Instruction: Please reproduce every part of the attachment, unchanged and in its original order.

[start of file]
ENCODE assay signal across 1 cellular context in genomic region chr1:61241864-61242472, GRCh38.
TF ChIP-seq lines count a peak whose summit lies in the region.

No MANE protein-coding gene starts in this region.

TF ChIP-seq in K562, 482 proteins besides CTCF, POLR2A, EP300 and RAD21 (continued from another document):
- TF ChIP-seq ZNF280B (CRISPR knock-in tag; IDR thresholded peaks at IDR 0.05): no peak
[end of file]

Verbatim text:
ENCODE assay signal across 1 cellular context in genomic region chr1:61241864-61242472, GRCh38.
TF ChIP-seq lines count a peak whose summit lies in the region.

No MANE protein-coding gene starts in this region.

TF ChIP-seq in K562, 482 proteins besides CTCF, POLR2A, EP300 and RAD21 (continued from another document):
- TF ChIP-seq ZNF280B (CRISPR knock-in tag; IDR thresholded peaks at IDR 0.05): no peak